In the first part of our logo design series we looked at the importance of shape in a logo. Once you have an idea of the general shape of your logo you’ll want to think about color. For many people the color of the business or product may actually be predetermined and an obvious choice. For others though, this may be an opportunity to define the entire look of the company, product, service or whatever the logo will represent. You may have a favorite color but depending on the image you are trying to project you might want to think about how that color makes people feel. Research on color is plentiful, and it doesn’t often agree. One study will suggest that color perception is universal and another will suggest that color preference exists by age, gender, race, country and even season. Fortunately, we aren’t really looking to find someone’s favorite color, we’re trying to draw out a snap judgement. A quick, passing suggestion about what we’re all about. We can absolutely draw on cultural reference here. Let’s look at the color green to illustrate this. How do you feel when you see the color green? Maybe it makes you feel a bit refreshed, or perhaps healthy, eco-friendly, sustainable, calm and even nourished. It’s very likely we owe those feelings, at least in part, to this iconic logo.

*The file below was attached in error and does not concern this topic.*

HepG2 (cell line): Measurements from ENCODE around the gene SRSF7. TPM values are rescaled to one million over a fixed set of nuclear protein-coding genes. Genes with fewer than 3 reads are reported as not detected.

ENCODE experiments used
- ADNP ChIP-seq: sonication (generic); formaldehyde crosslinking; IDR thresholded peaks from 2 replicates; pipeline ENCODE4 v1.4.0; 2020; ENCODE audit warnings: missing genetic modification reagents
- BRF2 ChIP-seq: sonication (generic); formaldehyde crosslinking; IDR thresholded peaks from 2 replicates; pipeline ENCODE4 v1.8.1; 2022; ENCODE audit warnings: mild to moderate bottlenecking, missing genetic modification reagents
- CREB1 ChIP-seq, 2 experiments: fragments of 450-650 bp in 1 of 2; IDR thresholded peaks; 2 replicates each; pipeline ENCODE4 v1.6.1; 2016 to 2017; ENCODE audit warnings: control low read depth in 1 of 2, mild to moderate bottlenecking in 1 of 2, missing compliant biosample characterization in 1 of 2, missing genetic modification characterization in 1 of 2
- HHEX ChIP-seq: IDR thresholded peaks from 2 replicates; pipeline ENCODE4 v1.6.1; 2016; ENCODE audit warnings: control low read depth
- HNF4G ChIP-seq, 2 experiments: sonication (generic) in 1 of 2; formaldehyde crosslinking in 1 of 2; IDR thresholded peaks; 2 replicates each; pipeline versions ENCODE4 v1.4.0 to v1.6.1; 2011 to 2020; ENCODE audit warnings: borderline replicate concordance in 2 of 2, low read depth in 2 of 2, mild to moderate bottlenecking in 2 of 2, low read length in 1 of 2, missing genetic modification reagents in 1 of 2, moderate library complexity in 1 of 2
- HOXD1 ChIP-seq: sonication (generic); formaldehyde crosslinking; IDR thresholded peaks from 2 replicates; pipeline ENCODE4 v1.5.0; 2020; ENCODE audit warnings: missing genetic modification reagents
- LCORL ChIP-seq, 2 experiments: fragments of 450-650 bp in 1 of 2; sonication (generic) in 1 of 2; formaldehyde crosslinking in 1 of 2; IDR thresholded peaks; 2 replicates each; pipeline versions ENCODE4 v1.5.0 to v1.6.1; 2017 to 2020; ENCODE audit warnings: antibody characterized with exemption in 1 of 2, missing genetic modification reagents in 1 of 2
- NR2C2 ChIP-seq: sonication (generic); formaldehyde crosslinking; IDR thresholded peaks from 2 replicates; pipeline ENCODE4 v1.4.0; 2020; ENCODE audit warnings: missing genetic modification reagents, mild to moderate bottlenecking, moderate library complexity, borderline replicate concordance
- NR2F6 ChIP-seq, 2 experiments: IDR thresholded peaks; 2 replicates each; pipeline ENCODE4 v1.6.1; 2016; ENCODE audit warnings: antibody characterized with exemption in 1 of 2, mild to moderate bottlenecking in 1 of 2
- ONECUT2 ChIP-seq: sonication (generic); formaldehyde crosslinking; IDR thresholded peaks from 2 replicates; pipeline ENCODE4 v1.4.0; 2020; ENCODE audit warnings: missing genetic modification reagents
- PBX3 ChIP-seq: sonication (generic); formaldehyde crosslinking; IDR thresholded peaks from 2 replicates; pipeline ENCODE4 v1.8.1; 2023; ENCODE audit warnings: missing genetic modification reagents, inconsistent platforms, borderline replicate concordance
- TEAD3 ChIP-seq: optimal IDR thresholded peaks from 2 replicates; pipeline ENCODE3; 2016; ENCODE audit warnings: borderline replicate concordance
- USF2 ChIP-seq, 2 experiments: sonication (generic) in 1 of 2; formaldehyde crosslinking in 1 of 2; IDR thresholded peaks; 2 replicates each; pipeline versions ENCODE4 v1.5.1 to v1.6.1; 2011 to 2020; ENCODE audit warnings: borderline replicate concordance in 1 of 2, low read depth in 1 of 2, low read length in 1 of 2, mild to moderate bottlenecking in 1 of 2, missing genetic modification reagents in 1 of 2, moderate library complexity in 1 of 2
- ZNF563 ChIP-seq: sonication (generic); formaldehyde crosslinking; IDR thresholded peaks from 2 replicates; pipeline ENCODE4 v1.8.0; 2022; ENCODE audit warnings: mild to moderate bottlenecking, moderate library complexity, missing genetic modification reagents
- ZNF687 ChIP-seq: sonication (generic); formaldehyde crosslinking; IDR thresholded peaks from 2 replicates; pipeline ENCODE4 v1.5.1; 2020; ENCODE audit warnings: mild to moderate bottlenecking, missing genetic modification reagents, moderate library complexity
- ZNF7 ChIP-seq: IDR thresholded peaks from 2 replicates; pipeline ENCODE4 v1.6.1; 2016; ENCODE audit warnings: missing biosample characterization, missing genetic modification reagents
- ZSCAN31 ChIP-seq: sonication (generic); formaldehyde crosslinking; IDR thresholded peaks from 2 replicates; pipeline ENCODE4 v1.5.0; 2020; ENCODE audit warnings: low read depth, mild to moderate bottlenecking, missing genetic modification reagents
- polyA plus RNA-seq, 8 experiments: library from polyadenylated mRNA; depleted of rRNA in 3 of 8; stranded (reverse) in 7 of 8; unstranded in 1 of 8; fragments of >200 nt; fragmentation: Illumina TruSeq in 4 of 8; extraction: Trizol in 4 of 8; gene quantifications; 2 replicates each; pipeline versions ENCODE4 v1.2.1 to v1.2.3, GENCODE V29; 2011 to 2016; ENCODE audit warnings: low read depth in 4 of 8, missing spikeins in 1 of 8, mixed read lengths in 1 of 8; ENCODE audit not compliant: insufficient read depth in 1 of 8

23-year-old Gary Anderson won an art contest in 1970 that was held in support of the very first Earth Day. His design is now public domain and considered the universal symbol for recycling. While his original design was not colored, the fact we find this symbol so often in green must reflect how we as a people see the color green. We associate it with positive, natural behavior. Recycling is good for the environment, and a healthy environment is often green, right? Well, of course that’s not always true, but we’ve decided that it’s true enough. So let’s say you have a company or product that falls into this sort of sub-concept. Does green make sense for you? It did for these brands.
Green is also often used to reflect finance related logos.
Now, let’s say hypothetically you owned a company that was widely considered to be environmentally unfriendly. Maybe you splash some green on your logo and try to soften your image a bit.
So as we can see, a logo’s color definitely has the potential to evoke an idea about your brand and it can be used in various ways, even as a form of defense. Let’s try a little experiment. Here is one of the most recognizable logos in the modern world.
What happens if we splash some different colors on it?
I showed this image to a few people and asked them to comment on it. Almost unanimously those questioned confirmed that something about the logo felt different, and 4 out of the 6 people I questioned said they were drawn to the yellow version. Well it turns out that Facebook founder Mark Zuckerberg is actually Red-Green color blind so it may not surprise you to learn that at the very least those colors weren’t chosen. But what can we learn by this observation? Well, let’s be honest, it’s a small sample size and unlikely to convince any big businesses to change their color scheme, but when you are creating a logo for yourself make absolutely sure you test out various colors and version on people. See what they respond to most favorably.
I’ll leave you with this fantastic infographic created by thelogocompany.net. Keep in mind that the emotions and ideas here are placeholder. You never know how someone is going to feel about your particular logo until you show it to them. So remember to test out a variety of options!